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$@ abuse in 5.14

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December 6, 2010 06:12
$@ abuse in 5.14
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ribasushi, mst, and I have discussed the issue of modules wanting to
know about unwinding in progress, and reached some interim conclusions.

Regarding those modules that have so far used $@ to determine whether
unwinding is due to an exception, I accept the practical need to keep them
working in 5.14 at least as well as they work up to 5.12.  (For reasons
previously discussed ad nauseam, they don't qualify as fully working
in this respect.)  ribasushi is quite open to them needing to use a
different strategy according to the Perl version.

The type of arrangement that would be most mutually satisfactory would
be a new introspective interface that explicitly describes the reason for
whatever unwinding operations are currently in progress.  We've discussed
various possibilities for this at length, but most of the details were a
bit off.  (For example, in one round I was mistaken about some important
details of how the context stack operates.)  In the past few weeks I've
intermittently looked at the core with the intention of implementing
something, but it's turned out to be more difficult than I expected,
and I still don't have a concrete proposal.

We have identified a least-bad stopgap solution: the core could set $@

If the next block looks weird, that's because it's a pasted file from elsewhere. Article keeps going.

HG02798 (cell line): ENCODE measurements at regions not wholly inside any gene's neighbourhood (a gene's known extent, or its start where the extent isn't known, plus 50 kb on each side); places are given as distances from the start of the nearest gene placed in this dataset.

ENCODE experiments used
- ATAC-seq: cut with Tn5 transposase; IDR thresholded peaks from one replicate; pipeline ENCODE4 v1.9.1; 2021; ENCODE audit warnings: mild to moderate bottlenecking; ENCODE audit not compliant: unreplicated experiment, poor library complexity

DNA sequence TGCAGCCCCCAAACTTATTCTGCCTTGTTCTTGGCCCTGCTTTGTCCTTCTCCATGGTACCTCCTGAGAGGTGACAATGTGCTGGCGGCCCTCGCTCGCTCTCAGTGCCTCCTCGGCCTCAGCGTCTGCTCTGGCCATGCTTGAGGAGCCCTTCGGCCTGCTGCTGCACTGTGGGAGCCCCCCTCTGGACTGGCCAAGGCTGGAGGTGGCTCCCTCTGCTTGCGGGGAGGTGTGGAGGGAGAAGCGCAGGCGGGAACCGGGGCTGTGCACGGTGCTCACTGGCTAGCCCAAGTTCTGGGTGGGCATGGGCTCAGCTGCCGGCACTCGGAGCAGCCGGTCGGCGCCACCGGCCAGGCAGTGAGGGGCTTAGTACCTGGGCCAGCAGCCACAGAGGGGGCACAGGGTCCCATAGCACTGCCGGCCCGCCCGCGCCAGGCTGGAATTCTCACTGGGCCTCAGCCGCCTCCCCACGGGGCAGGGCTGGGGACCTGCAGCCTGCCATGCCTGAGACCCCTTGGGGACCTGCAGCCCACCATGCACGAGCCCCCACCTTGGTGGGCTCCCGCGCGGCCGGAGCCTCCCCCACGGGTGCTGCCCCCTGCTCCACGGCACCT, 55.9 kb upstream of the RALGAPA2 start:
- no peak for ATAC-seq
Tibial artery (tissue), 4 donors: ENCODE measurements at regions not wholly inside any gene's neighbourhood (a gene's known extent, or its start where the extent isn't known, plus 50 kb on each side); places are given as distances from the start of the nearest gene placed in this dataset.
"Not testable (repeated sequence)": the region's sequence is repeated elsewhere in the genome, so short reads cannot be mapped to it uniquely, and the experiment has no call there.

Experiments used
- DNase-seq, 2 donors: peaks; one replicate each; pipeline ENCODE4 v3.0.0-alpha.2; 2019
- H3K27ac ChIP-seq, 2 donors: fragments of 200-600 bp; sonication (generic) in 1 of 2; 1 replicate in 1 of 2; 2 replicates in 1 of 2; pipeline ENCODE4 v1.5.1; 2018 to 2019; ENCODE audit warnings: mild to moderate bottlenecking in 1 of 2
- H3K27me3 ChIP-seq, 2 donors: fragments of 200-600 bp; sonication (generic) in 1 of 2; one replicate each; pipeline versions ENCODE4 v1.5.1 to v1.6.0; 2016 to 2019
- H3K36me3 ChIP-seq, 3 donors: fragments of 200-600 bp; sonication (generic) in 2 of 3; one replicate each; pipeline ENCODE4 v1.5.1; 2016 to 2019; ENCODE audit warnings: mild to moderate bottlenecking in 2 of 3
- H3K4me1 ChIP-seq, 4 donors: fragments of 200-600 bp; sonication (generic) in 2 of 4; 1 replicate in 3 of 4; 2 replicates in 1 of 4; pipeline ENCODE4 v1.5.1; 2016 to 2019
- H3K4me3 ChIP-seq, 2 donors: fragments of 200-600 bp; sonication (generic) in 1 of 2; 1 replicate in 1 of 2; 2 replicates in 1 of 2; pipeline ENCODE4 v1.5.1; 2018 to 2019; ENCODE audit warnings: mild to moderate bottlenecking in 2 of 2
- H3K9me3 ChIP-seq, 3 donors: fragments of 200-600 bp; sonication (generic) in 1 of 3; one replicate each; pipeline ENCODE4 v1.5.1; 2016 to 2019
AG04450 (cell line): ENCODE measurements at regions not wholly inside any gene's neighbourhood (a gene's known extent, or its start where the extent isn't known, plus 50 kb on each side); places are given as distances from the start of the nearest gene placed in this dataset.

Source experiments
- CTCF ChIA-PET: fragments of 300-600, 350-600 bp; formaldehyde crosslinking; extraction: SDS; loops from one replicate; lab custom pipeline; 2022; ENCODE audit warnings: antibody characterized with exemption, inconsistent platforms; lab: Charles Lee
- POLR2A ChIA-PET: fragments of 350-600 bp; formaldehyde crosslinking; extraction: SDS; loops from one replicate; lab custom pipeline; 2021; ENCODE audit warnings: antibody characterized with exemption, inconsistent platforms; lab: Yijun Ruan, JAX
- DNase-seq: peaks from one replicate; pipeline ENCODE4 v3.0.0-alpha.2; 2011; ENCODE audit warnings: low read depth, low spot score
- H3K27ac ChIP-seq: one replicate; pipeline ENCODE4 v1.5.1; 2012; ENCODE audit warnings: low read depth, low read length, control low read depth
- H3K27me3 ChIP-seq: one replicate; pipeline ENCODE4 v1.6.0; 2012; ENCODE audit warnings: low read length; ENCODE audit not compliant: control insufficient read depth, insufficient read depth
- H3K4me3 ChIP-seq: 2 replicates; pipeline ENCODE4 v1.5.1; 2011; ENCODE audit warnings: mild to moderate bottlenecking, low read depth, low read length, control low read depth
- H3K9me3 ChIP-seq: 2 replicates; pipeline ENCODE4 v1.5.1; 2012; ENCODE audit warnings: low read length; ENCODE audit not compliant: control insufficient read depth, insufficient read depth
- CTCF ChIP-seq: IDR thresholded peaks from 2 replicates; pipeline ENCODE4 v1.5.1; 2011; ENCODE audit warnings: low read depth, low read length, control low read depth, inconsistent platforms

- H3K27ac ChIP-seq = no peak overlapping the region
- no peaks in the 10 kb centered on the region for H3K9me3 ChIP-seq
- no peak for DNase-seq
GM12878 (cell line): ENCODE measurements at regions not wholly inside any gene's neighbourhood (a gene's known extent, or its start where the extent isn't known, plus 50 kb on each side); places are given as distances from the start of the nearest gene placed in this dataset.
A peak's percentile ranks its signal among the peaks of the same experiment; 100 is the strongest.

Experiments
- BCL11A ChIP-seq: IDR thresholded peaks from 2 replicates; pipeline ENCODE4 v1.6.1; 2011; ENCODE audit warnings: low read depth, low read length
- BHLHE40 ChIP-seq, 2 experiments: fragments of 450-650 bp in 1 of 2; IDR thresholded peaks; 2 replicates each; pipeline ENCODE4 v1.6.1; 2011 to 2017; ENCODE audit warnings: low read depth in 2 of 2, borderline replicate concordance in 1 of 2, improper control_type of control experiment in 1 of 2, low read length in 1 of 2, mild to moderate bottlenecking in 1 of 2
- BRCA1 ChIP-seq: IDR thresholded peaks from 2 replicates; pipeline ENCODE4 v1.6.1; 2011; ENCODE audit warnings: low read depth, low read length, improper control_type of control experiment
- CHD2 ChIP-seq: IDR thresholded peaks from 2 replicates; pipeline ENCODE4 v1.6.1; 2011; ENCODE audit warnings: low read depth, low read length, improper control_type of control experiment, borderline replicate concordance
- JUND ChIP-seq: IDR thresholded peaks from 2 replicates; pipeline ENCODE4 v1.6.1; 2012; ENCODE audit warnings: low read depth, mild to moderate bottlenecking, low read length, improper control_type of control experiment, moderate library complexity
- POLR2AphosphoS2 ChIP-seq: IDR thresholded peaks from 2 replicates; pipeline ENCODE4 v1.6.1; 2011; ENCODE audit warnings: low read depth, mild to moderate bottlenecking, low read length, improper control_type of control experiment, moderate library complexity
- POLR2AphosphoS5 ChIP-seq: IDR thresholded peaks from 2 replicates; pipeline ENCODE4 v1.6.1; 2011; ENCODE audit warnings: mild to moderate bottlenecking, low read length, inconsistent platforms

to the exception being thrown just before exceptional unwinding, but
then ignore this and set $@ again where it currently does, just before
final transfer of control.  This doesn't address the inherent defects of
the up-to-5.12 $@ abuse, but it would keep the affected modules working
exactly as well as they did before, without any module code changes.
I am unhappy about this giving $@ an extra job, where much of my exception
cleanup was about relieving $@ of conflicting jobs.  I would therefore
not want this to be a permanent resolution, but I'm happy that it's
fairly unobtrusive as hacks go.

Our agreed position is that I should continue to seek a clean interface
for this, but if that fails then we'd like 5.14 to have the least-bad
stopgap solution.  In that event, most likely we'd be able to come up with
something clean for 5.16, which could replace the stopgap.  I expect that
a clean solution and this stopgap would both qualify as uncontentious,
so our deadline is probably 2011-02-20 (5.13.10) rather than 2010-12-20
(5.13.8).  Jesse, comments?

It may also be sensible to put the stopgap into core now, so that the
affected modules can be properly tested against 5.13.{8,9}.  If this is
done, and I subsequently come up with a clean interface, I'd be seeking
to replace the stopgap immediately with the clean interface.


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